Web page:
New research will examine ‘fish revolution’ in 1500s

Poul Holm received European Research Council funding for Atlantic history project

Prof Poul Holm, professor of environmental history at Trinity College Dublin. File photograph: Joe Gavin

Prof Poul Holm, professor of environmental history at Trinity College Dublin. File photograph: Joe Gavin

 

A research project into the history of Irish fisheries will look at records dating back as far as 1400 and has the potential to inform us about the history of globalisation, climate change and the environment.

Funding from the European Research Council worth €2.5 million over five years will support the project, which is headed up by Prof Poul Holm, professor of environmental history at Trinity College Dublin (TCD).

Prof Holm is the only recipient in Ireland of an advanced grant award from the council in its current allocation.

The funding comes via the EU’s Horizon 2020 research budget. This round saw 190 leading researchers receive a combined €445 million in funding.

Prof Holm’s project, North Atlantic Fisheries: An Environmental History, 1400-1700, will bring together hard information about what life was like for coastal communities around the North Atlantic during that period.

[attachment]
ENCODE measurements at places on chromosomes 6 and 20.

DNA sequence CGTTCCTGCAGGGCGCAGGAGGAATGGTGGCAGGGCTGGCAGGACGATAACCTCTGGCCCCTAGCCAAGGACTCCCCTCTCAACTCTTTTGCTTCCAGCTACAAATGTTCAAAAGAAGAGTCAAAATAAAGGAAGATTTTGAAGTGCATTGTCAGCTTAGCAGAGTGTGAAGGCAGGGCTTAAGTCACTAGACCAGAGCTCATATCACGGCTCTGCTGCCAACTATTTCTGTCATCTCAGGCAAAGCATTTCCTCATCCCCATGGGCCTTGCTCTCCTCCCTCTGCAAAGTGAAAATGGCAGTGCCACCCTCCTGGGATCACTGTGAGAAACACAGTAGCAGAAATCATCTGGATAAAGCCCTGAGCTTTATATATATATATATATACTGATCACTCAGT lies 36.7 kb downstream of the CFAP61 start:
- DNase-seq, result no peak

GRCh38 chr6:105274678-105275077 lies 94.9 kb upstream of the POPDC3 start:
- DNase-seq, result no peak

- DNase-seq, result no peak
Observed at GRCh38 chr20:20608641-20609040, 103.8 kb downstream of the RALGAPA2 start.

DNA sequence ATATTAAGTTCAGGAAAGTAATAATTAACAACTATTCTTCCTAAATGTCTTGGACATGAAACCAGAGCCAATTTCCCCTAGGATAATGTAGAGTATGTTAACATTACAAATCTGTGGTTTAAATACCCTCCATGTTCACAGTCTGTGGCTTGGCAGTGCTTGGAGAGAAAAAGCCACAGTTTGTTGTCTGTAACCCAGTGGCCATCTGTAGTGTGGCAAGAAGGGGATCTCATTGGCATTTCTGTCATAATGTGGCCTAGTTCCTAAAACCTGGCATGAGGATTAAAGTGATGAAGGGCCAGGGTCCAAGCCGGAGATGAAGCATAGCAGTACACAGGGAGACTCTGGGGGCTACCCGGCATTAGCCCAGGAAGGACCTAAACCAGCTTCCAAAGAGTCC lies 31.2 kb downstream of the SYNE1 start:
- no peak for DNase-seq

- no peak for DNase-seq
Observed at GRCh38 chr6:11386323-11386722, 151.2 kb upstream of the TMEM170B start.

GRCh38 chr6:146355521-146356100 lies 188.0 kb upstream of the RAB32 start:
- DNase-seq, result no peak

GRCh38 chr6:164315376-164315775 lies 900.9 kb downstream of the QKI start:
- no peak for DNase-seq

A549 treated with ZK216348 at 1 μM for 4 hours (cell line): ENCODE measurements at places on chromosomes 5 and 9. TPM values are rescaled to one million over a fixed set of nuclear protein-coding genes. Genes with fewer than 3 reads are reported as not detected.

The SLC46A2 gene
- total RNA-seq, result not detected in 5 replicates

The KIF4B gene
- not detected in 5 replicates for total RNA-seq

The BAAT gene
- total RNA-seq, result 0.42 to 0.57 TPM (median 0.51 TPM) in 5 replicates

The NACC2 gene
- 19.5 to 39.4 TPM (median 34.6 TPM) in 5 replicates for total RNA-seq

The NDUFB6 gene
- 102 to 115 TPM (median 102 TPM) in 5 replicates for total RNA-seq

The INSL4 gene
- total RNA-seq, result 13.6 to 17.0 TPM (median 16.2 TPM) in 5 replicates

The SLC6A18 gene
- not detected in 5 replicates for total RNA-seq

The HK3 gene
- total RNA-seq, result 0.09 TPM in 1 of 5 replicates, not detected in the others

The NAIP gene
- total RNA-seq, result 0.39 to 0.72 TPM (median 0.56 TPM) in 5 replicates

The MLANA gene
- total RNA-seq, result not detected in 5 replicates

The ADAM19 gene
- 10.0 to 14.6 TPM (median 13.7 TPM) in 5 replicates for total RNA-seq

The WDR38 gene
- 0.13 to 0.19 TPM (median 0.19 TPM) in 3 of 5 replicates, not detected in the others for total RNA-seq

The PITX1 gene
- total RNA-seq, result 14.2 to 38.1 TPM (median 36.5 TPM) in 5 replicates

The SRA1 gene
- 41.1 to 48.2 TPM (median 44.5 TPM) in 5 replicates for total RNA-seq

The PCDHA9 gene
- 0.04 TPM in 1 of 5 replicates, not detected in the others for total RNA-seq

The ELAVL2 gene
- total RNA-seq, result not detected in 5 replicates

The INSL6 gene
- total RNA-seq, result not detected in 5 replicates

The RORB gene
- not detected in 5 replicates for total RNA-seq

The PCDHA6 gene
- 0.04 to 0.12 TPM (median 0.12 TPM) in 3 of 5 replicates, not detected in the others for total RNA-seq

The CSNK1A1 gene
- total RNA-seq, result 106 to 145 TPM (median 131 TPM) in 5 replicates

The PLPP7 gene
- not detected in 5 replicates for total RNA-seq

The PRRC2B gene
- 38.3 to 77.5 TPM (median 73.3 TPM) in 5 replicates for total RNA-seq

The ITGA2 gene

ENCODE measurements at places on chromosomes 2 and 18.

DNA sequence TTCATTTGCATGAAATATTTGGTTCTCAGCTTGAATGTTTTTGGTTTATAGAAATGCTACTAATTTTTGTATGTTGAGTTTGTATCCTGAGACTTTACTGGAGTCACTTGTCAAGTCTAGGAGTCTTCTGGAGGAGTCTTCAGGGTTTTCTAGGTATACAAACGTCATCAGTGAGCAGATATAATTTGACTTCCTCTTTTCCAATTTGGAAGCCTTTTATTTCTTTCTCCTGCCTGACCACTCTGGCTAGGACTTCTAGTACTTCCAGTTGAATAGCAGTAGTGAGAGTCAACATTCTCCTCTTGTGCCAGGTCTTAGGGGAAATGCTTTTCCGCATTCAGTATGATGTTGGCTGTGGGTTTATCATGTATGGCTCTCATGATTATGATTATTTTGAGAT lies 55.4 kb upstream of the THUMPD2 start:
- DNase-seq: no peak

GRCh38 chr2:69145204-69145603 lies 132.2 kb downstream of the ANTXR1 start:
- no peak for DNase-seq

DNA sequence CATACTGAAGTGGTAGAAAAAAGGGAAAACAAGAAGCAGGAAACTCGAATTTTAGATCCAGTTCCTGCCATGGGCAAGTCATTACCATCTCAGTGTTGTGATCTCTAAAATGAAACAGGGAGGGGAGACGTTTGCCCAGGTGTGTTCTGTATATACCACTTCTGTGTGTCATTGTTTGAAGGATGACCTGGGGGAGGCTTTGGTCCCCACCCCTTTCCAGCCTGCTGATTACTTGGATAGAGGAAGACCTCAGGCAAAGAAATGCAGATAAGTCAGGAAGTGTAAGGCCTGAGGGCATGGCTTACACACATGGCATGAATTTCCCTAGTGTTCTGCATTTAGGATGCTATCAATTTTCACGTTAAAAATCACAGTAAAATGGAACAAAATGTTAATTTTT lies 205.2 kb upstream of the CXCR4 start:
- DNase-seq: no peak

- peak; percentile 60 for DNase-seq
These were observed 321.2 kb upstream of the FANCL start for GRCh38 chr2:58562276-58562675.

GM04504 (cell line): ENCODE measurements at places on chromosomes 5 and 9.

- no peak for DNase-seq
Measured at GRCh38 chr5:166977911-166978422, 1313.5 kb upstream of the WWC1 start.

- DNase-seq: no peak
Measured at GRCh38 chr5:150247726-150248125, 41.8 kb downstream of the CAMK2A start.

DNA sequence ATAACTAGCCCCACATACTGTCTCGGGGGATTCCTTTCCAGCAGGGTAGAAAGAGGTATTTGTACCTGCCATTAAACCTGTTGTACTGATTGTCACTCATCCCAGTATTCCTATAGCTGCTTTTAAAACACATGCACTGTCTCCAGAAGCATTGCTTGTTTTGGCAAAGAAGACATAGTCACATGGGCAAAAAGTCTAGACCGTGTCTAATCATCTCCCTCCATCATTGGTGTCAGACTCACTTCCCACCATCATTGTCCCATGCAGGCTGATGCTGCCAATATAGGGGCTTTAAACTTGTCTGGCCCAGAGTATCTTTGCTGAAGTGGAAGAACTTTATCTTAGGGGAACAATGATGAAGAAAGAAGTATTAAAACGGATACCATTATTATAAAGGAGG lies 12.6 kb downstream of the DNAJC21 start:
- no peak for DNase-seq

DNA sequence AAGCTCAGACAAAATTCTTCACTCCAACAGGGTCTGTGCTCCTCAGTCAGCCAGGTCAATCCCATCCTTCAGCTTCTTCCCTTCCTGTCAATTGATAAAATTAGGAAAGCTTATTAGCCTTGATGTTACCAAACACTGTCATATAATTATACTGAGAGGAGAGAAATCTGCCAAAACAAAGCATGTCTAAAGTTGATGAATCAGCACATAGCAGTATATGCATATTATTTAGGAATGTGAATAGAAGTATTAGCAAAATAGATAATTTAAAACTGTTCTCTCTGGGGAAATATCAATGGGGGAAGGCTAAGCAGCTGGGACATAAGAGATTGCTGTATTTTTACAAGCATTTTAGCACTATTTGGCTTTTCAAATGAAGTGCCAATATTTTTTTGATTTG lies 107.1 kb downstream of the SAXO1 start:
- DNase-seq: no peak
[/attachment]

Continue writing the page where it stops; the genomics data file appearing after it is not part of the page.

He will look at old records or ships’ logs for information on fish stocks, the level of fish extraction, what prices were like and how countries and regions developed their own strategies for exploiting the rich Atlantic waters.

One focus will be on the “fish revolution” of the 1500s and 1600s. Prof Holm said that this “revolution” reshaped alignments in economic power, demography and politics, in effect triggering an early globalisation of the North Atlantic.

The professor will also study marine environmental history and the impact that this would have had on communities as they made a living from the Atlantic.

Prof Holm said that knowing more about past fish stocks, who controlled the fishing grounds and how the climate varied at the time would help modellers to understand the long-term variability of stocks.

“It will also provide us with a much better historical understanding of the creation of the North Atlantic world.

“In recent years we have all been affected by the impact of globalisation, climate change and threats of unemployment and social upheaval. It is important to know how people in the past responded to the same forces.”

Originally from Aalborg in Denmark, Prof Holm completed a Masters in Ireland and served in a number of Danish universities before moving to TCD in 2008.

He was congratulated by TCD provost Dr Patrick Prendergast for being the the only local recipient of the council’s advanced grant and for receiving the maximum amount available under it.